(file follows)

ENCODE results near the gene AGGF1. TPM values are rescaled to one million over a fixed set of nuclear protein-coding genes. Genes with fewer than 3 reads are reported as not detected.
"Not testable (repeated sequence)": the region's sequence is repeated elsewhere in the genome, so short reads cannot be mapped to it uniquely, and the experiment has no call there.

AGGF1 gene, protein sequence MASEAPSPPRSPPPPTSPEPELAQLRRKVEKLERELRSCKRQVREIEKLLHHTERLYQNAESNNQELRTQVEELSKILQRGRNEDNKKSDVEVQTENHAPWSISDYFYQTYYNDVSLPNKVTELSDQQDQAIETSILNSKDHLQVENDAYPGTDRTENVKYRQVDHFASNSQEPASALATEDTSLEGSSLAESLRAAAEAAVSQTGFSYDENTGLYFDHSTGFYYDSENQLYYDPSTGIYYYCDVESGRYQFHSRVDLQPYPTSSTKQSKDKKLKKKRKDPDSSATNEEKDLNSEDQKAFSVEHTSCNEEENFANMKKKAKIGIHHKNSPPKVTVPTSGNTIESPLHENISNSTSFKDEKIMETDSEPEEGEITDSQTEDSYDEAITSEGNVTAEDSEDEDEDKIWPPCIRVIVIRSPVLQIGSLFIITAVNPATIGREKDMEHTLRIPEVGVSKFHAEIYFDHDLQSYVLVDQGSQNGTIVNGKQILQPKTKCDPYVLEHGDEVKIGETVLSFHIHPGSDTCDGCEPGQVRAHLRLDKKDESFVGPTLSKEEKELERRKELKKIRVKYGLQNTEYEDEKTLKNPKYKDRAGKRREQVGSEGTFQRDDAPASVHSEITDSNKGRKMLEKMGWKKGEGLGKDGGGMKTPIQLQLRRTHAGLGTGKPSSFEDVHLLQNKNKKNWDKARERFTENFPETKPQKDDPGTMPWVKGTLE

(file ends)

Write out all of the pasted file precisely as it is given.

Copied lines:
ENCODE results near the gene AGGF1. TPM values are rescaled to one million over a fixed set of nuclear protein-coding genes. Genes with fewer than 3 reads are reported as not detected.
"Not testable (repeated sequence)": the region's sequence is repeated elsewhere in the genome, so short reads cannot be mapped to it uniquely, and the experiment has no call there.

AGGF1 gene, protein sequence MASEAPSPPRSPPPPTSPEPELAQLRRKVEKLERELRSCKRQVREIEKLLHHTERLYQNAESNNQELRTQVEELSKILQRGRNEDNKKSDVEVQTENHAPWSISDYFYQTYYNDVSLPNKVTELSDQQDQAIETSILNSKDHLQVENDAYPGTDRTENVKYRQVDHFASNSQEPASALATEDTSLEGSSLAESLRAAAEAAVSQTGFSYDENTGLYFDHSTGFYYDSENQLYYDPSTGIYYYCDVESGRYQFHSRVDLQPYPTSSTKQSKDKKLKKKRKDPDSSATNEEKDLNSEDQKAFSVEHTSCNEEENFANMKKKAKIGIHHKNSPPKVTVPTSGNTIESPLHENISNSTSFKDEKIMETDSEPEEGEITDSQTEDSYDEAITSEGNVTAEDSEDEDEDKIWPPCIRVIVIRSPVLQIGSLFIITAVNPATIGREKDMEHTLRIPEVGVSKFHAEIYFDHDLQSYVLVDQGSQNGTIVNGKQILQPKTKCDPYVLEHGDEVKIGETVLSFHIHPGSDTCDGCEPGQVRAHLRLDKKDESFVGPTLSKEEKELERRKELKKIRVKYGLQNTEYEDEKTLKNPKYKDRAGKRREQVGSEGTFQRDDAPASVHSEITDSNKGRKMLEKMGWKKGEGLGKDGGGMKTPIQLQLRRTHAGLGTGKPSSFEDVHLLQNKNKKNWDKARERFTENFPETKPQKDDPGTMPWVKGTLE